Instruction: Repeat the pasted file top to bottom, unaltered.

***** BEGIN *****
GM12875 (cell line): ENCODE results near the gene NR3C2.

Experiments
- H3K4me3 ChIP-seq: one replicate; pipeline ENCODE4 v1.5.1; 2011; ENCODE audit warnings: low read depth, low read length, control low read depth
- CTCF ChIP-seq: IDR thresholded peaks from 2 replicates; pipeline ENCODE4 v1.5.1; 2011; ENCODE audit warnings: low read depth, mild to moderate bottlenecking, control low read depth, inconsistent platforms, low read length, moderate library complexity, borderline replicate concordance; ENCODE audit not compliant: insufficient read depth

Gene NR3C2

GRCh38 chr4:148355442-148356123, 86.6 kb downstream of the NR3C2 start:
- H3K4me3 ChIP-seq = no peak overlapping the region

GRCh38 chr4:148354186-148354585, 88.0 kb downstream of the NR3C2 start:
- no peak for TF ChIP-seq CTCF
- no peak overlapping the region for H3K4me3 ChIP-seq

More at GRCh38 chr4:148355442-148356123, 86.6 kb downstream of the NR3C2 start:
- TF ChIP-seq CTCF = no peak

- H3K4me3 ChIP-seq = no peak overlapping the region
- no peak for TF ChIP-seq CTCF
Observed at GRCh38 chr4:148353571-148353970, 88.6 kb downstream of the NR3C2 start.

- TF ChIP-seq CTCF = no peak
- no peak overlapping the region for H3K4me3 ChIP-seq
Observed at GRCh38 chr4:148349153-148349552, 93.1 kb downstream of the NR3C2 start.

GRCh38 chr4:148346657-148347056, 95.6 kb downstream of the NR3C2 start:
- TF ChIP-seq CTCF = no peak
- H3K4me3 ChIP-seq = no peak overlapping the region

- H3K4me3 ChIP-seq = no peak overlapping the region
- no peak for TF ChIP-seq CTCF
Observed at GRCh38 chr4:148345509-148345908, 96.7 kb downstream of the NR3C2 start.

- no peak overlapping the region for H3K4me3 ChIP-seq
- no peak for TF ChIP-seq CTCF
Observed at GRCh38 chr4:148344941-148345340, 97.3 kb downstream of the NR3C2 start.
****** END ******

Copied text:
GM12875 (cell line): ENCODE results near the gene NR3C2.

Experiments
- H3K4me3 ChIP-seq: one replicate; pipeline ENCODE4 v1.5.1; 2011; ENCODE audit warnings: low read depth, low read length, control low read depth
- CTCF ChIP-seq: IDR thresholded peaks from 2 replicates; pipeline ENCODE4 v1.5.1; 2011; ENCODE audit warnings: low read depth, mild to moderate bottlenecking, control low read depth, inconsistent platforms, low read length, moderate library complexity, borderline replicate concordance; ENCODE audit not compliant: insufficient read depth

Gene NR3C2

GRCh38 chr4:148355442-148356123, 86.6 kb downstream of the NR3C2 start:
- H3K4me3 ChIP-seq = no peak overlapping the region

GRCh38 chr4:148354186-148354585, 88.0 kb downstream of the NR3C2 start:
- no peak for TF ChIP-seq CTCF
- no peak overlapping the region for H3K4me3 ChIP-seq

More at GRCh38 chr4:148355442-148356123, 86.6 kb downstream of the NR3C2 start:
- TF ChIP-seq CTCF = no peak

- H3K4me3 ChIP-seq = no peak overlapping the region
- no peak for TF ChIP-seq CTCF
Observed at GRCh38 chr4:148353571-148353970, 88.6 kb downstream of the NR3C2 start.

- TF ChIP-seq CTCF = no peak
- no peak overlapping the region for H3K4me3 ChIP-seq
Observed at GRCh38 chr4:148349153-148349552, 93.1 kb downstream of the NR3C2 start.

GRCh38 chr4:148346657-148347056, 95.6 kb downstream of the NR3C2 start:
- TF ChIP-seq CTCF = no peak
- H3K4me3 ChIP-seq = no peak overlapping the region

- H3K4me3 ChIP-seq = no peak overlapping the region
- no peak for TF ChIP-seq CTCF
Observed at GRCh38 chr4:148345509-148345908, 96.7 kb downstream of the NR3C2 start.

- no peak overlapping the region for H3K4me3 ChIP-seq
- no peak for TF ChIP-seq CTCF
Observed at GRCh38 chr4:148344941-148345340, 97.3 kb downstream of the NR3C2 start.